Financial prosperity is often attributed to hard work and a little bit of luck, but a new study has found that success could be written in your genes.
Researchers from the Duke University School of Medicine conducted a study to see how much genetics predicted a person’s academic success and social mobility, which can lead to better jobs and higher incomes.
The results show that to some extent DNA determines a person’s success later on in life no matter their economic or social background.
For the study, the researchers conducted a genome-wide association study of more 20,000 people from the US, Britain, and New Zealand. The participants were followed from childhood through adulthood.
Those with higher polygenic scores or genome wide scores went further in education and had more academic success than other participants in the study, and the researchers found higher scores also correlated with better occupations and higher incomes than other members in the same family.
If two siblings were part of the research, the study showed that the sibling with higher scores was more successful.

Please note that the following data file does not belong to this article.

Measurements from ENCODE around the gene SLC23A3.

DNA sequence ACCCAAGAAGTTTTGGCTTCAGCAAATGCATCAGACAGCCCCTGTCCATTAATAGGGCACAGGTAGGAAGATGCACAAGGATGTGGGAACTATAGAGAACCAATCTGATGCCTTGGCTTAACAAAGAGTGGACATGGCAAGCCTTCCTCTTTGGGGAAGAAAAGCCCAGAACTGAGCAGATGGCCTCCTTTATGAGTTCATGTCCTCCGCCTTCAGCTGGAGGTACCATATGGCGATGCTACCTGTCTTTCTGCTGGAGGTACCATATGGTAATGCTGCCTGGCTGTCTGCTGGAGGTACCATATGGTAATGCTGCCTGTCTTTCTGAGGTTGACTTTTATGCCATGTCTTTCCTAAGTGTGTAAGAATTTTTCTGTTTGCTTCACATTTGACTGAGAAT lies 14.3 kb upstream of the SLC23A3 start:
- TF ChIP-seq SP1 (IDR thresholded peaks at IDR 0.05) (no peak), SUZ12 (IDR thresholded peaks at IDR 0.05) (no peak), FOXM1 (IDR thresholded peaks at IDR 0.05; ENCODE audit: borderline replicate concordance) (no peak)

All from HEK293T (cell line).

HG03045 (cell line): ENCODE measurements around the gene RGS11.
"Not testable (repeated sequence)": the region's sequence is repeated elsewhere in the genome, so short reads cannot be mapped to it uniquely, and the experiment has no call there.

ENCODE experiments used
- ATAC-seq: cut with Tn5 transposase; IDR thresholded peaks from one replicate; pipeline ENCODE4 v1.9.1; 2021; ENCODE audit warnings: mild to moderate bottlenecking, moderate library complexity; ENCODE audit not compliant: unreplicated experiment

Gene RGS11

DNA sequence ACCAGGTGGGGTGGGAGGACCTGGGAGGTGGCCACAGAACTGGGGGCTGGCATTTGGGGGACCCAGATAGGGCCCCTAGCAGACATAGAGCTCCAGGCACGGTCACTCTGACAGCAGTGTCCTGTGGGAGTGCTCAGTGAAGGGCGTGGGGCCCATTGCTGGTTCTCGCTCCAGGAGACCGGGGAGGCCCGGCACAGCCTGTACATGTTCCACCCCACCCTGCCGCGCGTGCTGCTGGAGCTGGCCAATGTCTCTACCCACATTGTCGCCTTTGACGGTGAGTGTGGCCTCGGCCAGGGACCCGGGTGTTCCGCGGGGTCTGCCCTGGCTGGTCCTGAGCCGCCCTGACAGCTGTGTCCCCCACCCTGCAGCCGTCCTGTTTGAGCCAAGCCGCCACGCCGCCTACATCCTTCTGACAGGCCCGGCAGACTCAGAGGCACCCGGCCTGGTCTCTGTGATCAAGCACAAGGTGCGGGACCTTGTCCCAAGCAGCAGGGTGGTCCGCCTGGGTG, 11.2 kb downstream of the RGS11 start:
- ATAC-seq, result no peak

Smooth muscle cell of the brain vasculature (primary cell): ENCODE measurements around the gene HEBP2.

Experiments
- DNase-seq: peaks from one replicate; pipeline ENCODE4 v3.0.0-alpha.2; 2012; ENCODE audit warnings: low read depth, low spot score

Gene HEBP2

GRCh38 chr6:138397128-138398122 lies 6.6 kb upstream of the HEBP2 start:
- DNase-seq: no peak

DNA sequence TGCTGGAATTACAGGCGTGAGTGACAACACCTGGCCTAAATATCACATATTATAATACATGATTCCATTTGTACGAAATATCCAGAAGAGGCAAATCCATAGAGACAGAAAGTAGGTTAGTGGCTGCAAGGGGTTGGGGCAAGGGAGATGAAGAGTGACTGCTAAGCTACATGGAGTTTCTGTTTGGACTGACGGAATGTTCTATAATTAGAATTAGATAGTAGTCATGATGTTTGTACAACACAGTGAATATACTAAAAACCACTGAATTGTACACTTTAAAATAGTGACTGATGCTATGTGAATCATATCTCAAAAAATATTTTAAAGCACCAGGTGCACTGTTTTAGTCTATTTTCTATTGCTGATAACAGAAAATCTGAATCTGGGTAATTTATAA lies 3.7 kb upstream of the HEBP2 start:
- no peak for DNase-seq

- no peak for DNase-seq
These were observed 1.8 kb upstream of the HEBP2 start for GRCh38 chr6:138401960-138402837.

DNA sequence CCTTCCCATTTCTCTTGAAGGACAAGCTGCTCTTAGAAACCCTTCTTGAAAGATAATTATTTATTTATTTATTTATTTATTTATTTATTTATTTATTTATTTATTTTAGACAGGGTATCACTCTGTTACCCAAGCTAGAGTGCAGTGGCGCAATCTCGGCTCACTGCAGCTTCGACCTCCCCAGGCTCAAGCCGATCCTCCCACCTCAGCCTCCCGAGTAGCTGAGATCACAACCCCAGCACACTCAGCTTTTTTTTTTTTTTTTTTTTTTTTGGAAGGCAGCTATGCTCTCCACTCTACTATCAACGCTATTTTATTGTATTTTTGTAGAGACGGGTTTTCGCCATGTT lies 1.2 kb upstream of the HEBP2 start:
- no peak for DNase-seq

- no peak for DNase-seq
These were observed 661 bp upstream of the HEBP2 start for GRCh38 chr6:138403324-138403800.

Genes may dictate only a small percent of a person’s success later in life, but the study showed that DNA does have some influence.
“Findings from these analyses show that education-linked genetics may provide clues to biological processes in human development that influence success in school, at work, and in the accumulation of wealth across life,” Daniel Belsky, the lead author of the study, told the Daily Mail.
Belsky also found through previous research and this study that children with the “success genes” starting talking and learned to read earlier than other children with lower polygenic scores.
There are several possibilities for why a genetic predisposition towards academic success can lead to wealth and job success later on in life but the researchers did find that people with the “success gene” did not do better in terms of health or happiness than others in the study.
By Kay Vandette, Earth.com Staff Writer